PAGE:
An American flag attached to a barrier near the site of the Boston Marathon bombings. (Dylan Stableford/Yahoo …
NEW YORK—New York City Police Commissioner Ray Kelly says he wasn't surprised about the Boston Marathon bombings—just that they didn't happen sooner.
"When something like Boston happens, it's a shock to the public psyche, but not to us," Kelly said at the Atlantic's New York Ideas Festival on Tuesday. "We thought something like this would happen sooner—we've seen these types of disaffected radicalized young men target us."
Kelly, who created the country's first municipal counterterrorism bureau in the wake of 9/11, said they have thwarted 16 terror plots since the attack on the World Trade Center, including one from Quazi Mohammad Rezwanul Ahsan Nafis, who pleaded guilty in February to plotting to blow up the Federal Reserve Bank. The 21-year-old Bangladesh native was arrested in October in an FBI sting.
He also pointed to Faisal Shahzad, the Pakistani immigrant who failed to detonate an explosive-laden SUV parked in Times Square in 2010.
"There's a constant stream of individuals trying to come here and kill us," Kelly said. There's a "whole array of threats, and there's been no diminishment."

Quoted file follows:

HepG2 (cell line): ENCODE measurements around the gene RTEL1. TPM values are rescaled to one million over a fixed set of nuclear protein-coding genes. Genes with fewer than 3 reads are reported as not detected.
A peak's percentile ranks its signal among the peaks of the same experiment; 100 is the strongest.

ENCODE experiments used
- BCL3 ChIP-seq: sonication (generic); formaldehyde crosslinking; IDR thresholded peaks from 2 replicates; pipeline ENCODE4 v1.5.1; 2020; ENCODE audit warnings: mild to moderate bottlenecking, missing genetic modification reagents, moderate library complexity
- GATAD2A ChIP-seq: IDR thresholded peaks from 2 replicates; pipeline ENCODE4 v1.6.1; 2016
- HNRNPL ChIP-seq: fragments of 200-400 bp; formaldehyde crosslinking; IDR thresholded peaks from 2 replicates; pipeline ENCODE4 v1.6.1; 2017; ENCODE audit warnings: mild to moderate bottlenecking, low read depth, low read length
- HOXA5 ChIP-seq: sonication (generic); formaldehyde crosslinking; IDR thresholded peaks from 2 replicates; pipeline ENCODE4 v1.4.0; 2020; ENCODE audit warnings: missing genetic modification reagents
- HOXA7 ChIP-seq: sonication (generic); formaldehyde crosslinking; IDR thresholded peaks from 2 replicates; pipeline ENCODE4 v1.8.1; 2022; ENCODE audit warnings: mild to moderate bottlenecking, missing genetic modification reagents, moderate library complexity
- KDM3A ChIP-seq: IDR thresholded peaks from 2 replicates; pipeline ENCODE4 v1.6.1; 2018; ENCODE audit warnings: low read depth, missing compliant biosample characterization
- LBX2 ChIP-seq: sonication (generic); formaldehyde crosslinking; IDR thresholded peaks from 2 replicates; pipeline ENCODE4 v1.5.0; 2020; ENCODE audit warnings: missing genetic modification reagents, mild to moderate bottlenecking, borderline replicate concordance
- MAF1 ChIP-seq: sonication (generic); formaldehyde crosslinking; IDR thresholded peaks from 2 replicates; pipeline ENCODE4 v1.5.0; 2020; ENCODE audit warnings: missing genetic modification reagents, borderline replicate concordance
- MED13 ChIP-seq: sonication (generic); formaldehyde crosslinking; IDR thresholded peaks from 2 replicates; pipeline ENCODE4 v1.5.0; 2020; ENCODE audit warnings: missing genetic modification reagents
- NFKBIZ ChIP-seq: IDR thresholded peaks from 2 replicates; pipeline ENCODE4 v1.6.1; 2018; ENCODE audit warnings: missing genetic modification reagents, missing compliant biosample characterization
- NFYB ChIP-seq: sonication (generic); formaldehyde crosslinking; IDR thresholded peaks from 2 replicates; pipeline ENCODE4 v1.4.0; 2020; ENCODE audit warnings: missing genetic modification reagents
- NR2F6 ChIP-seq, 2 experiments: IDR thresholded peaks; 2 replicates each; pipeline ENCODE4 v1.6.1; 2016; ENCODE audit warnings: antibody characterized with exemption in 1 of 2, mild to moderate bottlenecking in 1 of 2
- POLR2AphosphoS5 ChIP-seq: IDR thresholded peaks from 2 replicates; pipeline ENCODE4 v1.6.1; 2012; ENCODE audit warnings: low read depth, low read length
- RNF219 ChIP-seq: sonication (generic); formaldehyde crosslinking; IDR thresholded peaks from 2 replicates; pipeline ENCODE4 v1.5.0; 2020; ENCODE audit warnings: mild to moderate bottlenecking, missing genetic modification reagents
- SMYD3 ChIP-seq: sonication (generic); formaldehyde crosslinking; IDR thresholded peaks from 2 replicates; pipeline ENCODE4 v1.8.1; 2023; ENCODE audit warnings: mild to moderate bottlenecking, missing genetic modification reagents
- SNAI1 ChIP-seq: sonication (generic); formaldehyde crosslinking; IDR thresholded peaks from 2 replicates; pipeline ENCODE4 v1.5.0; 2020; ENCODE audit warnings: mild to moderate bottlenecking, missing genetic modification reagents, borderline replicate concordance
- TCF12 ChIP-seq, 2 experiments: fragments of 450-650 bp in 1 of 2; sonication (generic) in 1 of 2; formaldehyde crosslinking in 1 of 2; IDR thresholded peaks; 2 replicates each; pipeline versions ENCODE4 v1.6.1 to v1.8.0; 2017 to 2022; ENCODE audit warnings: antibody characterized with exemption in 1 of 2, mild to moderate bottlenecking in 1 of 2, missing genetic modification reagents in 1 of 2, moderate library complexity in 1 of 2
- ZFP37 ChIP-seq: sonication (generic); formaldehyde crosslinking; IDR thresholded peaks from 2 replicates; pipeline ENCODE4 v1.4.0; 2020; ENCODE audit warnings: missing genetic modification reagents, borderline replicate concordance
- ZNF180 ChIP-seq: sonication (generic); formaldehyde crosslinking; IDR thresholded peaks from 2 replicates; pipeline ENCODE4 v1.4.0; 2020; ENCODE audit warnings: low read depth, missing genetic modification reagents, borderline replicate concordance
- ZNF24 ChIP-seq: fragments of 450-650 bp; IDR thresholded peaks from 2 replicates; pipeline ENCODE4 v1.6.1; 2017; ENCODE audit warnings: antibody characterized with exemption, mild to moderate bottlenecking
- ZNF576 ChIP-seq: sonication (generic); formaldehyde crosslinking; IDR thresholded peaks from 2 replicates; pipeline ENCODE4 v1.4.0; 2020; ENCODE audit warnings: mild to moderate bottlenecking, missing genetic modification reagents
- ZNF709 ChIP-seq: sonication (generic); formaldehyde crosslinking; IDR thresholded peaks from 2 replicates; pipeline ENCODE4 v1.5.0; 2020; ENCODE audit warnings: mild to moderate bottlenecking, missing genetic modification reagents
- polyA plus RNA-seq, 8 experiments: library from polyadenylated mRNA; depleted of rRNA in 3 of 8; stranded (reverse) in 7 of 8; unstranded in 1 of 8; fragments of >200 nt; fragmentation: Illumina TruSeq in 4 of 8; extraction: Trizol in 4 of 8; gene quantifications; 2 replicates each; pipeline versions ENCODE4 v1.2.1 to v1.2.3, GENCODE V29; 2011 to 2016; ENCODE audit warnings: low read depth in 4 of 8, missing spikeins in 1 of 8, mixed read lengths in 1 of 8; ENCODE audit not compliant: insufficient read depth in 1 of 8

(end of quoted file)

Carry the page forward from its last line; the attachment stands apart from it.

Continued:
Kelly said "sheer luck," combined with the city's investment in counterterrorism—including a global intelligence network with New York City detectives stationed in 11 foreign cities—has helped, as have thousands of cameras positioned throughout the city.
"Our camerawork is very important," Kelly said. The surveillance "smart" cameras, he added, are equipped with video analytics software that can detect, for example, someone leaving an unattended bag in a crowded street.
Kelly said the NYPD has been working with the Joint Terrorism Task Force to study the "process of radicalization" that turns "unremarkable young men" into terrorists.
"They indoctrinate themselves," Kelly said. "Then they go into a jihadization stage ... we've been looking at this."
"New York is the No. 1 target in this country, and if you look at [terrorism] as theater, this is the world's biggest stage," he added. "So far so good, but there are no guarantees."